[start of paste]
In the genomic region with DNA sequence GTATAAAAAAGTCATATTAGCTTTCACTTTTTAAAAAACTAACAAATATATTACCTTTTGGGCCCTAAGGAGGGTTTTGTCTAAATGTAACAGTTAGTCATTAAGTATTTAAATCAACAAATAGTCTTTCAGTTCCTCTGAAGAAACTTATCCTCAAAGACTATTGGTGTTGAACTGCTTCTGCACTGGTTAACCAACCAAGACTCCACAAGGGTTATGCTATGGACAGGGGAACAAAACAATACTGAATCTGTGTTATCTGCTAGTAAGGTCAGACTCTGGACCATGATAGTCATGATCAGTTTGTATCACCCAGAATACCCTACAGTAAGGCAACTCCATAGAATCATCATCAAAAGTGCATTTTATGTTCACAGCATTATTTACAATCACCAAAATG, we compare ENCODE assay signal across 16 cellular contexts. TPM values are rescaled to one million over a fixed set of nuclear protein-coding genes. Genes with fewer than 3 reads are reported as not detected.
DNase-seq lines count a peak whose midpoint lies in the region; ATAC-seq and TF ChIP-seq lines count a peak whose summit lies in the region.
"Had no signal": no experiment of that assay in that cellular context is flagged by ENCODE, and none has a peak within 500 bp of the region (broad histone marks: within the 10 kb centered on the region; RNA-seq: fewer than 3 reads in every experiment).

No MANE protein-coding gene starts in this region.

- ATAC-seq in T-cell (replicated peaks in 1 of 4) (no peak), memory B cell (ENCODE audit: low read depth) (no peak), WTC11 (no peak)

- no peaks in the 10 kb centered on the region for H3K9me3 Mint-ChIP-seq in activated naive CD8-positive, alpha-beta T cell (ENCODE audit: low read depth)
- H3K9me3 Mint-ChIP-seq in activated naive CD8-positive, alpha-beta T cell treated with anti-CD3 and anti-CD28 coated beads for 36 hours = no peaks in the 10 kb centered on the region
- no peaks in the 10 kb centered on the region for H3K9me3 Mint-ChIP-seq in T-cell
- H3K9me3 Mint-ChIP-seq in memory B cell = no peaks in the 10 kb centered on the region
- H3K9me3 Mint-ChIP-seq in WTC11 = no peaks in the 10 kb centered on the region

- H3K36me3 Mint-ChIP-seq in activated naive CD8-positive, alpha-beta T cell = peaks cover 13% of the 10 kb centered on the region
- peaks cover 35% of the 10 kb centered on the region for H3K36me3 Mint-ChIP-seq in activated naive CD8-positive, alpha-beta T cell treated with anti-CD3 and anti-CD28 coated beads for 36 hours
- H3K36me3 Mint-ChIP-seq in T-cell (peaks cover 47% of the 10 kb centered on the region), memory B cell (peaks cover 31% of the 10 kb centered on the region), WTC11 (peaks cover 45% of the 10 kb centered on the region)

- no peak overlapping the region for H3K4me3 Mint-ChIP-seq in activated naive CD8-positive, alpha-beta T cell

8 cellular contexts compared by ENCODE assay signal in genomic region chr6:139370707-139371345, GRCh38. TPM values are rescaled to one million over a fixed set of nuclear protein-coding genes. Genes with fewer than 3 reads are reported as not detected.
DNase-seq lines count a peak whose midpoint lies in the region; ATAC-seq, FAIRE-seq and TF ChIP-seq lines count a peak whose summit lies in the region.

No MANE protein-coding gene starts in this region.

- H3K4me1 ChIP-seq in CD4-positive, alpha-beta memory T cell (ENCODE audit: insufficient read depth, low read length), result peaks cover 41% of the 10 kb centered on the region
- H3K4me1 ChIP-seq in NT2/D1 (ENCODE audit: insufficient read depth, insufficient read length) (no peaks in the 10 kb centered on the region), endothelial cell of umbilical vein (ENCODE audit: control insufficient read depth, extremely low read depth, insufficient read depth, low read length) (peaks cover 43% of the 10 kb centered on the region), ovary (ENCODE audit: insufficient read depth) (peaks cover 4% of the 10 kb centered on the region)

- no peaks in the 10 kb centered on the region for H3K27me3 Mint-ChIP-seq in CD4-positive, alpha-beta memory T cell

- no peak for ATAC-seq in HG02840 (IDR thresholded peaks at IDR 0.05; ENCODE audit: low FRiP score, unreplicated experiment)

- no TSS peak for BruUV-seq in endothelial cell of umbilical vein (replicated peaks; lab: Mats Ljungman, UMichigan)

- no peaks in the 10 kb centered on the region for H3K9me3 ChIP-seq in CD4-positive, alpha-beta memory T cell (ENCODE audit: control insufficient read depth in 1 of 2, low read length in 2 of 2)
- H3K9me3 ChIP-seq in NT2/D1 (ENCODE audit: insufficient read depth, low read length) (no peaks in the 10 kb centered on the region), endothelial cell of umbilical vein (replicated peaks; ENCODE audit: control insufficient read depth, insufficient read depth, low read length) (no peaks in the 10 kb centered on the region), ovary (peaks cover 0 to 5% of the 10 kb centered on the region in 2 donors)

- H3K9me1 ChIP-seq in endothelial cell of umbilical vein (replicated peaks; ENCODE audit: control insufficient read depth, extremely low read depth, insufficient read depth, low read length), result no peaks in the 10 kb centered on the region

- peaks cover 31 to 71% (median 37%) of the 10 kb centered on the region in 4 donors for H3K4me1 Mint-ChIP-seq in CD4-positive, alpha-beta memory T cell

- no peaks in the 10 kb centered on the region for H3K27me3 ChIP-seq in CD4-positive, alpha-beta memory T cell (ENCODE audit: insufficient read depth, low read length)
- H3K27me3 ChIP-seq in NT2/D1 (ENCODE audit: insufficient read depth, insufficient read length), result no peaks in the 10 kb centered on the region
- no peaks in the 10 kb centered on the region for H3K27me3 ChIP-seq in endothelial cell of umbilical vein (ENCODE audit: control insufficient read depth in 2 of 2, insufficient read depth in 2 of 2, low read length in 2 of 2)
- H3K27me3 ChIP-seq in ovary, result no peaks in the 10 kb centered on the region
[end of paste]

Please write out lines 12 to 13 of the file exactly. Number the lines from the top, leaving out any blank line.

- peaks cover 35% of the 10 kb centered on the region for H3K36me3 Mint-ChIP-seq in activated naive CD8-positive, alpha-beta T cell treated with anti-CD3 and anti-CD28 coated beads for 36 hours
- H3K36me3 Mint-ChIP-seq in T-cell (peaks cover 47% of the 10 kb centered on the region), memory B cell (peaks cover 31% of the 10 kb centered on the region), WTC11 (peaks cover 45% of the 10 kb centered on the region)